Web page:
MARK HOFMANN left the hospital in early November. He was confined to a wheelchair from the knee injury, but the doctors predicted he would walk again soon. Hofmann said nothing publicly and declined to speak with reporters.
He had been identified as the police department's chief suspect, but no murder charges had been filed. Many of Hofmann's clients and associates refused to believe he was the killer. His attorneys began to challenge the county attorneys to either file charges or admit they were wrong.
Some friends said they fully expected Hofmann to produce the McLellin Collection now that he was home from the hospital. He might have to wait for the appropriate legal opportunity, they said, but he would produce it. One of those was Lyn Jacobs, a theological historian who had helped Hofmann arrange the sale of the Salamander Letter. When asked about the McLellin Collection in an interview, Jacobs said, "I have no reason to doubt the collection exists as Mark has described it."
Warming to the subject, Jacobs continued, "Mark Hofmann is not a forger. I don't think he even knows how. I have never heard a negative statement concerning Mark's integrity from any archivist or professional. If he were a forger, how could he have gone so long without a single slip?"
IT WAS DURING THIS TIME that Gerry D'Elia would wake up with nightmares. D'Elia was a deputy county attorney; for two months he had been on the case. At night he would dream about Mark Hofmann, dream about the murders and then wake up suddenly, unable to sleep again. On those nights he hated the Mormons, hated their documents. He would stare into the darkness and swear he was leaving Utah.
D'Elia didn't leave. He went to the office instead. As often as not, there would be others there, and still others in the police department across the way. The bombing case had become a collective obsession; no one ever seemed to go home. Detectives would work for 20 hours straight and curl up to sleep under a table. Once Police Chief E. L. Willoughby walked into his office and found a half-dozen detectives snoozing on the floor. The chief offered to move out so the detectives could use his room as a dorm.
For D'Elia and many others, the obsession stemmed from wounded pride. "No one believed we were sharp; they thought we were just the local boys about to screw up a big case," he says. "Mainly, they believed we were wrong about Hofmann. So we wanted to be right."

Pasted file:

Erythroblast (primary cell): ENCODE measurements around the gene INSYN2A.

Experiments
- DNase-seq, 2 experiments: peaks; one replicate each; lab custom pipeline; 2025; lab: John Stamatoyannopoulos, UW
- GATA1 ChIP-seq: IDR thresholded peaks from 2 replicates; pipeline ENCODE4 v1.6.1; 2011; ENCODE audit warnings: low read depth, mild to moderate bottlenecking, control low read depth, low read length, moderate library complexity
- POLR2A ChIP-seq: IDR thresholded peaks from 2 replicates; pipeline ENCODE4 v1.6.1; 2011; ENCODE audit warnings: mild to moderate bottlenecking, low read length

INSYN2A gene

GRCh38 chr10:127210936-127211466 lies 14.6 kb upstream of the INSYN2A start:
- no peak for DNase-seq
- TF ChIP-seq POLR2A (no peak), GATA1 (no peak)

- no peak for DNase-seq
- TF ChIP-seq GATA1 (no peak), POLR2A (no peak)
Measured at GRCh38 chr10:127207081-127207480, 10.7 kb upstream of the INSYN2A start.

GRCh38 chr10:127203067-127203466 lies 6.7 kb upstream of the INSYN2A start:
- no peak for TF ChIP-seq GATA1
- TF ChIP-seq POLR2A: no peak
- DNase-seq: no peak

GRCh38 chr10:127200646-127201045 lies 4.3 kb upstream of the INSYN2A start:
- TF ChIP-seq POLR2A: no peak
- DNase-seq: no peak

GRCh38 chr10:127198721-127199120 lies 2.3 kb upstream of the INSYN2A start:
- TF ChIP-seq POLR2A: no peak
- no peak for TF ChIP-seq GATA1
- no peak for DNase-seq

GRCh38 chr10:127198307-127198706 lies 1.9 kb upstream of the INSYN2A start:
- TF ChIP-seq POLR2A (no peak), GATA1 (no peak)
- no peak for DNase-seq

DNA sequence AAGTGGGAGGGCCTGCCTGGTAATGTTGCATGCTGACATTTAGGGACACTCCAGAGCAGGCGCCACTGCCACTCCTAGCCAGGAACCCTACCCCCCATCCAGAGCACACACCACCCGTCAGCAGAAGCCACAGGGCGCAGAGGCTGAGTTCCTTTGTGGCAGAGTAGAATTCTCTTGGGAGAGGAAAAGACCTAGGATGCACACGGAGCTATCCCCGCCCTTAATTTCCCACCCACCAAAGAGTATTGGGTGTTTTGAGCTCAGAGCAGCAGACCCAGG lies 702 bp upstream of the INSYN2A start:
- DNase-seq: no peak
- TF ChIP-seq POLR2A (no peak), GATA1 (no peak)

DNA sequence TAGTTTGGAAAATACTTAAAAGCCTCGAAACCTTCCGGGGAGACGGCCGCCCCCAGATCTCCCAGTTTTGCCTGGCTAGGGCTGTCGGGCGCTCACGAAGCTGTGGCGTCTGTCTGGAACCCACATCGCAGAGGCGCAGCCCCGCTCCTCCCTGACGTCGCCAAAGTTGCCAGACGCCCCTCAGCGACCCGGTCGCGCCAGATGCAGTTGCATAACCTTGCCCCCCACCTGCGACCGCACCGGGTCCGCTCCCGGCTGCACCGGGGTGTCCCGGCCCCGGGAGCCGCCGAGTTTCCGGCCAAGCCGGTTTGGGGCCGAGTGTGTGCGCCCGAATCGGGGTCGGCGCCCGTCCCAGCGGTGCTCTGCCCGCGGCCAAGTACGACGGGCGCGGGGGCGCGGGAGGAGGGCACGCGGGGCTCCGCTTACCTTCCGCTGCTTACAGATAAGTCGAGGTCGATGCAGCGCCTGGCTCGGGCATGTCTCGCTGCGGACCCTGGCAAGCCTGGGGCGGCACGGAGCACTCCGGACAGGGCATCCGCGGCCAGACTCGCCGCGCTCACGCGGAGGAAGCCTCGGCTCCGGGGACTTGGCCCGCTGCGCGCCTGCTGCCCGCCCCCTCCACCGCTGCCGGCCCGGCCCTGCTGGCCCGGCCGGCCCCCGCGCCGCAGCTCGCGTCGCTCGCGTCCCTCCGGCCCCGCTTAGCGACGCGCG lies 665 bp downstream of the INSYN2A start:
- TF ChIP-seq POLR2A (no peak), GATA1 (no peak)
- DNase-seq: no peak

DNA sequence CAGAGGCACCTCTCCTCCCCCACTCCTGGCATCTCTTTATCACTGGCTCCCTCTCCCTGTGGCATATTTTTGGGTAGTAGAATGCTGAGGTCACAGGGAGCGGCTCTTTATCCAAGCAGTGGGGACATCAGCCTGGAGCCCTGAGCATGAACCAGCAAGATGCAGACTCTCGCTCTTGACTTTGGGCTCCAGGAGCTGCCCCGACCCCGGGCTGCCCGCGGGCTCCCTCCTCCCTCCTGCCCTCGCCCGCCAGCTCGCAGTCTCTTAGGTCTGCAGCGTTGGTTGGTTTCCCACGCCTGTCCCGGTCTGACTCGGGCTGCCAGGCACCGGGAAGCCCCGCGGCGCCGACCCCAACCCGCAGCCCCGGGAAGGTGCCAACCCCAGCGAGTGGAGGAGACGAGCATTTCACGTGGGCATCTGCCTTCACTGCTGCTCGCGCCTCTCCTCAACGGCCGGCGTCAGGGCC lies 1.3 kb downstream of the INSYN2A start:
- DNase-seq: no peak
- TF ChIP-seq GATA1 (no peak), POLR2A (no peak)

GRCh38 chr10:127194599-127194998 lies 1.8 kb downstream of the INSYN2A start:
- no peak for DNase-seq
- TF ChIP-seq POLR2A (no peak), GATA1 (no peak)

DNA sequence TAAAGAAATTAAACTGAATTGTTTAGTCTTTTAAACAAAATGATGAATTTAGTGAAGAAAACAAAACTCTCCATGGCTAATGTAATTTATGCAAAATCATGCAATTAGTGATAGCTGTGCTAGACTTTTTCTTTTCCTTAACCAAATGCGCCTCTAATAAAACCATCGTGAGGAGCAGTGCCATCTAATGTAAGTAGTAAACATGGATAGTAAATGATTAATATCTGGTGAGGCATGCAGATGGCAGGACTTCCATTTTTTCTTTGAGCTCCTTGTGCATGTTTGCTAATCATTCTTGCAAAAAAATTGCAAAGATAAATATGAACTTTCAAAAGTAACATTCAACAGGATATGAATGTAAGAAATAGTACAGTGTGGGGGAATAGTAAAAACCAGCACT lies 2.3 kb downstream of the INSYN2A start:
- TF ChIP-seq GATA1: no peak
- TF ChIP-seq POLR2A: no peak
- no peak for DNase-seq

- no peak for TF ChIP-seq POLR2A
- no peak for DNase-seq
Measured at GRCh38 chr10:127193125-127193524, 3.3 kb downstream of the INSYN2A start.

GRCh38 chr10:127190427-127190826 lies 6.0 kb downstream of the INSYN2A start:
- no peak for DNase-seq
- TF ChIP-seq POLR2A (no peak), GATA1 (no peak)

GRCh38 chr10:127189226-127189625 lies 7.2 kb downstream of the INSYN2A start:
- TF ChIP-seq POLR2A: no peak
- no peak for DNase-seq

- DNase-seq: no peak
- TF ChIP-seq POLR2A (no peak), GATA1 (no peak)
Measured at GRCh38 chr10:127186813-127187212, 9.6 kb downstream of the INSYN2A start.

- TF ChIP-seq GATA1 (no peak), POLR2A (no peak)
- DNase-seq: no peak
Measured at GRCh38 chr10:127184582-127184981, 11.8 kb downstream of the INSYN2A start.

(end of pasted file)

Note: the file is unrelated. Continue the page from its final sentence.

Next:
All D'Elia's instincts told him Hofmann was the man. The other leads had turned into blind alleys; the other suspects had faded.
But, by early December, D'Elia still needed to establish a connection between Hofmann and the pipe bombs; there wasn't enough evidence yet to convince a jury. Explosives experts had learned that the bombs had been filled with black powder and triggered by mercury switches. Several weeks earlier an investigator had walked into the police department and dropped the switches and connectors on a desk. Here are the bomb parts, he said; they were bought at Radio Shack. That was fine, D'Elia thought. But how could they prove that Hofmann bought those same parts at a Radio Shack?
They quickly discovered that Radio Shack uses an elaborate receipt system. Every customer, whether cash or charge, is asked to fill out a form that includes his name and address. D'Elia figured that Hofmann used an alias. During a search of Hofmann's house the detectives had found an envelope that contained the name "Mike Hansen." In the wild hope that Hofmann had used the same name at Radio Shack, the investigators began sifting through receipts.
There were tens of thousands of receipts. There were Radio Shacks all over the Salt Lake valley. Nothing was computerized; every receipt was a separate piece of paper. One by one, they started. Detectives would finish lunch early and run over to the closest Radio Shack to whip through a couple thousand receipts. A squad of rookies at the police department was assigned to full-time Radio Shack duty. It was like counting the corn kernels in a grain silo.
Days passed; the search turned up nothing. Then one Saturday a rookie volunteered to re-scan several boxes of receipts; one of the detectives had a hunch about this batch. And there it was: a Mike Hansen receipt. For mercury switches.
The receipt did not prove Mike Hansen was Mark Hofmann. It did not prove that the mercury switches were put into a bomb. But a corner had been turned.
AT THE CHURCH archives, the discovery of the cracked ink had left Flynn and Throckmorton first excited, and then puzzled. Instinct told them that the cracking was a sign of forgery, but they weren't certain. What if it was a coincidence? Somehow they had to discover how the cracking got there, and what it meant.